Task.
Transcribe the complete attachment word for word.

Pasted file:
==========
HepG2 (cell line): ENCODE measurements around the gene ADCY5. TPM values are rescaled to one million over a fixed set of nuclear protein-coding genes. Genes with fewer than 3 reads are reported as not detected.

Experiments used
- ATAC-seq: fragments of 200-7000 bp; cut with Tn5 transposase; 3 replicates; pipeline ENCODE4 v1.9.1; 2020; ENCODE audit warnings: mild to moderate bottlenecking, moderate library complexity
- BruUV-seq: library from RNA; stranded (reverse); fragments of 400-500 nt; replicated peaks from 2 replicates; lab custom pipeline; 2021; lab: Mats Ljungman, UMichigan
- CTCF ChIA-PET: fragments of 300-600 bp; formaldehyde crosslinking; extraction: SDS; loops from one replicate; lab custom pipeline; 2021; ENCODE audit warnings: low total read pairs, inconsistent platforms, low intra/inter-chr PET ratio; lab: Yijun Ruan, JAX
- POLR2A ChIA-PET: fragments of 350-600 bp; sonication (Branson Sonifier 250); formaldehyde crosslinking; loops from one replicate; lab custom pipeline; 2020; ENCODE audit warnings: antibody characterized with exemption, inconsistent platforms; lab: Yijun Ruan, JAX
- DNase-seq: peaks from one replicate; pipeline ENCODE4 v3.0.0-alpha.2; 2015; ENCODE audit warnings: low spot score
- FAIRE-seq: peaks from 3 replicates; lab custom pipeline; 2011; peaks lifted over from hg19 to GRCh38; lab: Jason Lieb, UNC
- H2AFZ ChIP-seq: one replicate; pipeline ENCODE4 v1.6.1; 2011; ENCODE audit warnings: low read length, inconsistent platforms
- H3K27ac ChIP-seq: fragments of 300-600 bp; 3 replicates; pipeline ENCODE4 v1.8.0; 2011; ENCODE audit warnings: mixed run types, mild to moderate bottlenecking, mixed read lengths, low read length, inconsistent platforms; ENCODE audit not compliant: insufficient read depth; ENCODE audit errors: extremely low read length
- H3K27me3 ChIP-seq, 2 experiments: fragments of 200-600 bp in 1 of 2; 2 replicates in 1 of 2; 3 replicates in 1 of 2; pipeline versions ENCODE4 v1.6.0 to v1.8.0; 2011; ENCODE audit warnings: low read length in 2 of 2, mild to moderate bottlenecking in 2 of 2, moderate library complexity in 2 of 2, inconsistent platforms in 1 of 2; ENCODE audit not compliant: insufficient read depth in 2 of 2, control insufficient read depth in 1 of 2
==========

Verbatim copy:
HepG2 (cell line): ENCODE measurements around the gene ADCY5. TPM values are rescaled to one million over a fixed set of nuclear protein-coding genes. Genes with fewer than 3 reads are reported as not detected.

Experiments used
- ATAC-seq: fragments of 200-7000 bp; cut with Tn5 transposase; 3 replicates; pipeline ENCODE4 v1.9.1; 2020; ENCODE audit warnings: mild to moderate bottlenecking, moderate library complexity
- BruUV-seq: library from RNA; stranded (reverse); fragments of 400-500 nt; replicated peaks from 2 replicates; lab custom pipeline; 2021; lab: Mats Ljungman, UMichigan
- CTCF ChIA-PET: fragments of 300-600 bp; formaldehyde crosslinking; extraction: SDS; loops from one replicate; lab custom pipeline; 2021; ENCODE audit warnings: low total read pairs, inconsistent platforms, low intra/inter-chr PET ratio; lab: Yijun Ruan, JAX
- POLR2A ChIA-PET: fragments of 350-600 bp; sonication (Branson Sonifier 250); formaldehyde crosslinking; loops from one replicate; lab custom pipeline; 2020; ENCODE audit warnings: antibody characterized with exemption, inconsistent platforms; lab: Yijun Ruan, JAX
- DNase-seq: peaks from one replicate; pipeline ENCODE4 v3.0.0-alpha.2; 2015; ENCODE audit warnings: low spot score
- FAIRE-seq: peaks from 3 replicates; lab custom pipeline; 2011; peaks lifted over from hg19 to GRCh38; lab: Jason Lieb, UNC
- H2AFZ ChIP-seq: one replicate; pipeline ENCODE4 v1.6.1; 2011; ENCODE audit warnings: low read length, inconsistent platforms
- H3K27ac ChIP-seq: fragments of 300-600 bp; 3 replicates; pipeline ENCODE4 v1.8.0; 2011; ENCODE audit warnings: mixed run types, mild to moderate bottlenecking, mixed read lengths, low read length, inconsistent platforms; ENCODE audit not compliant: insufficient read depth; ENCODE audit errors: extremely low read length
- H3K27me3 ChIP-seq, 2 experiments: fragments of 200-600 bp in 1 of 2; 2 replicates in 1 of 2; 3 replicates in 1 of 2; pipeline versions ENCODE4 v1.6.0 to v1.8.0; 2011; ENCODE audit warnings: low read length in 2 of 2, mild to moderate bottlenecking in 2 of 2, moderate library complexity in 2 of 2, inconsistent platforms in 1 of 2; ENCODE audit not compliant: insufficient read depth in 2 of 2, control insufficient read depth in 1 of 2